In a conventional business sale, profitability and growth are paramount. But in a strategic sale, value is entirely based on how quickly the buyer can exploit capability. Size may matter. By TOM McKASKILL
By Tom McKaskill
Most people confuse a going concern business valuation with what the business might be sold for to a large corporation. We are constantly told that our business is valued as a multiple of our net earnings.
The earnings multiple is determined by the industry with some adjustments for the quality of the business, as measured by its stability and efficiency, and the level of growth it demonstrates. Basically this is bad news for the business that is making a loss or those that invest heavily in research and development, market expansion or staff development. Basically, it is hard to get paid for potential.
However, when you look at value creation from the point of view of creating strategic value, you get an entirely different set of value creation characteristics. In this situation, profitability, size and growth may not matter.
What matters is whether you have an underlying asset or capability that a very large corporation can exploit throughout their organisation or across their distribution channel.
In my case, I sold a 30-person software business which, at the time, was facing insolvency due to a sudden shift in the market and was making a $1 million loss. It was sold to PeopleSoft for six times revenue. What was clear was that the value to PeopleSoft was generated by its ability to sell my software products directly into more than 1000 of its existing customers.
At about $500,000 a sale, this represented a very large revenue opportunity. The key to this deal was that our software products were well suited to exploiting this opportunity within PeopleSoft’s customer base. Furthermore, there was really no other alternative available to it within the near term. If PeopleSoft didn’t step up to acquiring our business, it would not only have walked away from the revenue opportunity but also might be allowing a competitor to acquire us.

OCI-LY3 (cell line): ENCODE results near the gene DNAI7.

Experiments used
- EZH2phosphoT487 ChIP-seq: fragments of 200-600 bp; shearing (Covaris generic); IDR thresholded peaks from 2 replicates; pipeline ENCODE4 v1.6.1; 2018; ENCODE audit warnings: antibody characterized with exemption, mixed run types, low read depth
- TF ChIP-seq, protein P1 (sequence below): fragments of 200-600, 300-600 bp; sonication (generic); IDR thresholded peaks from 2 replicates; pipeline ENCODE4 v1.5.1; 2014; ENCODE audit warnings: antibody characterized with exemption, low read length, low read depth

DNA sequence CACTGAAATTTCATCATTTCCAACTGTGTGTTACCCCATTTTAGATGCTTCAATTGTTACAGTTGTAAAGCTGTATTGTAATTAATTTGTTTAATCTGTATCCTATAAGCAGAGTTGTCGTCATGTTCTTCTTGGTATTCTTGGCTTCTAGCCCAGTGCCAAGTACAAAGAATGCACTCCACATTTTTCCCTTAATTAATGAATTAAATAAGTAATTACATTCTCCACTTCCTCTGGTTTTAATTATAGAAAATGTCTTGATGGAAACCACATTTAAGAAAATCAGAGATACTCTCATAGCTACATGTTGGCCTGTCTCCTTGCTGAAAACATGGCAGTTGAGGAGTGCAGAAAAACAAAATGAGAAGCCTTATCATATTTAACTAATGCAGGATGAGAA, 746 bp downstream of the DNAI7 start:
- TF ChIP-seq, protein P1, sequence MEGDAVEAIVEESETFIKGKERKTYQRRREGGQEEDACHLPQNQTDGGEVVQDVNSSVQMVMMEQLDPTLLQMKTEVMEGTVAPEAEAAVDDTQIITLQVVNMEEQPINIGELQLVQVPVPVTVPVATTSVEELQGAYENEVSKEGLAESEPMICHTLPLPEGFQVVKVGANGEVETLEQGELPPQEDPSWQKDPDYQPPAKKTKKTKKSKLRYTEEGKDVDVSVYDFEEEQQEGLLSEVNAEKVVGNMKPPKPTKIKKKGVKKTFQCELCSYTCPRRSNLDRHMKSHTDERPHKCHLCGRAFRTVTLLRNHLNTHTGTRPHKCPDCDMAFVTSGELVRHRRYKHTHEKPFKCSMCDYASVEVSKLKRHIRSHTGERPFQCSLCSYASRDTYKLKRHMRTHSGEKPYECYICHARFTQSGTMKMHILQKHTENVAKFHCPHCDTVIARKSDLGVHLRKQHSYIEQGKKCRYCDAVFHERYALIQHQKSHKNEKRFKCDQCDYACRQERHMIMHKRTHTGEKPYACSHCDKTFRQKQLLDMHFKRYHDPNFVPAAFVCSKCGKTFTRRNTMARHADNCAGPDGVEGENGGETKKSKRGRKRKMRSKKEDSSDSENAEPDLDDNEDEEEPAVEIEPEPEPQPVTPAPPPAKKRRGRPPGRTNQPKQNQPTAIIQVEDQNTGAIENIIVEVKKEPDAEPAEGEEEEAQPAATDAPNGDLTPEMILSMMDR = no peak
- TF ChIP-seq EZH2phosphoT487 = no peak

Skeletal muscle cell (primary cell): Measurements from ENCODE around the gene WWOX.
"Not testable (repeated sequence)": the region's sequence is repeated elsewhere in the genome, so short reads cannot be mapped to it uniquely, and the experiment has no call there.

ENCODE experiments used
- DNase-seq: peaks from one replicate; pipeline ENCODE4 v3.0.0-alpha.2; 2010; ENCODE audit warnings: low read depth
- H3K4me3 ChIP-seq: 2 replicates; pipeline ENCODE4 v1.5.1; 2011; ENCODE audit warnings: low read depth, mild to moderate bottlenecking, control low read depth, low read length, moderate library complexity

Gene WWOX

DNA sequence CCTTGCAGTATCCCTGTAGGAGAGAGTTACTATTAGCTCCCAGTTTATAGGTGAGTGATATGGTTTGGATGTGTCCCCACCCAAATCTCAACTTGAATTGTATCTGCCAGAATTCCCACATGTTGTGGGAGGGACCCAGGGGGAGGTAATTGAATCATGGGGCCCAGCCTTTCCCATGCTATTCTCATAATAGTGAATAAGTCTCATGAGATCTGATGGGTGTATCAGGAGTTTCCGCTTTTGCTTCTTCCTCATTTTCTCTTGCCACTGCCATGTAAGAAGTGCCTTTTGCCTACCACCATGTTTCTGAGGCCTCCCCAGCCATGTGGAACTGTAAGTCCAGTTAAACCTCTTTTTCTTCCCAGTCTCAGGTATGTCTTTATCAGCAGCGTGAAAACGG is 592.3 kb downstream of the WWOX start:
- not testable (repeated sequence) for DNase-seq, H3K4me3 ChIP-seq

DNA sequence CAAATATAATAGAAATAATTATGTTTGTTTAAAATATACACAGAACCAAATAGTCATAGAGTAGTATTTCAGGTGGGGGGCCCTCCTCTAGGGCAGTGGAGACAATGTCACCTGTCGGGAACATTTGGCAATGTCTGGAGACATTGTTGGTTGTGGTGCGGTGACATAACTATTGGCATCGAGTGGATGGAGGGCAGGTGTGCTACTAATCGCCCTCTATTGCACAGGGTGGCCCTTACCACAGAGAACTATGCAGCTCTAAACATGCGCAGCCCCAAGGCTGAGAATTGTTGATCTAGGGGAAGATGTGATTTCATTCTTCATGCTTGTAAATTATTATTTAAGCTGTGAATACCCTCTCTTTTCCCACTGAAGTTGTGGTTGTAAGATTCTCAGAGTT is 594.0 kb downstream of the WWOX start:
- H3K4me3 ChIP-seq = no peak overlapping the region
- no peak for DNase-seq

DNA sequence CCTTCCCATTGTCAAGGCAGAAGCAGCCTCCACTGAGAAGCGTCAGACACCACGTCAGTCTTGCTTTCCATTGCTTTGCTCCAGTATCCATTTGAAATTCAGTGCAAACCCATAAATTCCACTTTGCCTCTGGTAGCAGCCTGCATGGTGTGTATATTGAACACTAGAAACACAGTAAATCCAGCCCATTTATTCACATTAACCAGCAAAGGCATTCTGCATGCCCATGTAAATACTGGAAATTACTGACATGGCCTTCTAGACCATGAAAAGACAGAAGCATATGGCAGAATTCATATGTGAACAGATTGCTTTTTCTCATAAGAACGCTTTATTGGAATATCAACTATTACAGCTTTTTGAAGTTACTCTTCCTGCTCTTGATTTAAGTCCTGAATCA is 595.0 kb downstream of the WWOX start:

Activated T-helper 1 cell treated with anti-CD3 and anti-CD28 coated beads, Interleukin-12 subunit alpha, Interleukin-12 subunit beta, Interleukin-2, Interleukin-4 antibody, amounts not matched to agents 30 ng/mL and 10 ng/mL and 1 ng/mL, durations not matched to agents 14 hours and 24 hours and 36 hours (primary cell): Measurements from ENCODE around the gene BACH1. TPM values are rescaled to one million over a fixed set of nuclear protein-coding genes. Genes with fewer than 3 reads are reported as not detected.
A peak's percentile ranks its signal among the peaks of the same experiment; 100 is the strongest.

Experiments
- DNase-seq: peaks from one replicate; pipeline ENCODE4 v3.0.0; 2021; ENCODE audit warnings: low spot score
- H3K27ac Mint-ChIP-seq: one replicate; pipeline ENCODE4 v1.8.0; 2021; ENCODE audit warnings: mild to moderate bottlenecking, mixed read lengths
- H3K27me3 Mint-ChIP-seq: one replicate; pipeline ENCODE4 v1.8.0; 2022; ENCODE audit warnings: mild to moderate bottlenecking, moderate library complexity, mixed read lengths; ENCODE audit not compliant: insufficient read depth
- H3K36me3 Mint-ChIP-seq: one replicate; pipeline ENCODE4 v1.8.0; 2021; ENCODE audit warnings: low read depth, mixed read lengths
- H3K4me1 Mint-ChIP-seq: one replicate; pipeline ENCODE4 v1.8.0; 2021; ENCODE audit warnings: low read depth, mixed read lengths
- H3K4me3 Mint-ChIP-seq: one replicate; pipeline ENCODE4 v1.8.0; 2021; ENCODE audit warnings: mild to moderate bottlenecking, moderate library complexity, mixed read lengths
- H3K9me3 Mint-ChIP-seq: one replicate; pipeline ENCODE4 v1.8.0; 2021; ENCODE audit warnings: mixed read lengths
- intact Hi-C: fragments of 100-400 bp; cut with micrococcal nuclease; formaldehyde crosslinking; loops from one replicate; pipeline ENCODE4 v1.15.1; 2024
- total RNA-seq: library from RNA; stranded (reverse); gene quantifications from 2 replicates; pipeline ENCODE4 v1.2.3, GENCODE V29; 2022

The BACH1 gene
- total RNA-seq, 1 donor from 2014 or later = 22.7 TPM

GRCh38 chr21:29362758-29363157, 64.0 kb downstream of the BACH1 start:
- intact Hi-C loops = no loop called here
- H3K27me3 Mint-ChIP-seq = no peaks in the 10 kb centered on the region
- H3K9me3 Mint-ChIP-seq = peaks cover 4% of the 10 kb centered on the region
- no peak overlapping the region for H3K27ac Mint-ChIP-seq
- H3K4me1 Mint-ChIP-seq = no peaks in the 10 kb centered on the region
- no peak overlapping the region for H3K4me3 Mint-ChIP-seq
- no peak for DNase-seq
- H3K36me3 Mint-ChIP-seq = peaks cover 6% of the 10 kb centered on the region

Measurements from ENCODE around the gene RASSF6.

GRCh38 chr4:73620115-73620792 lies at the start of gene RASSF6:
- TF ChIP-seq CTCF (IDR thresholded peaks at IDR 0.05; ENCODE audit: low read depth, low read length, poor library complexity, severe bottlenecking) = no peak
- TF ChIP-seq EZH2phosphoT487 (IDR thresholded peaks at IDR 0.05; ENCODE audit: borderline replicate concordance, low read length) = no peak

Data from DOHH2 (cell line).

However, while profitability, customer base and growth may not be important to a strategic deal, size may matter. In order to deliver a platform from which the opportunity can be launched, the business needs to have the capability and capacity to provide the launch platform.
The asset or capability that is destined to provide the source of the revenue opportunity to the buyer must enable the buyer to achieve the acquisition objectives. If the business is too small, or the asset or capability has not been structured for scalability or replication, the business may not be worth acquiring.
Thus size matters to the extent that it allows the buyer to exploit the opportunity. However, beyond that point it may in fact reduce the value of the business. If the buyer has to discard or close parts of the business, there may be costs, delays and risks in doing so.
Unlike a conventional business where profitability, growth and size matter, in a strategic sale, the sale value of the business is entirely based on how quickly the buyer can exploit the strategic asset or capability. The seller’s task is to prepare the business in such a way that the buyer can quickly exploit the underlying potential.
For more on smarter ways to sell your business, see our Growth Resources, Exit, section.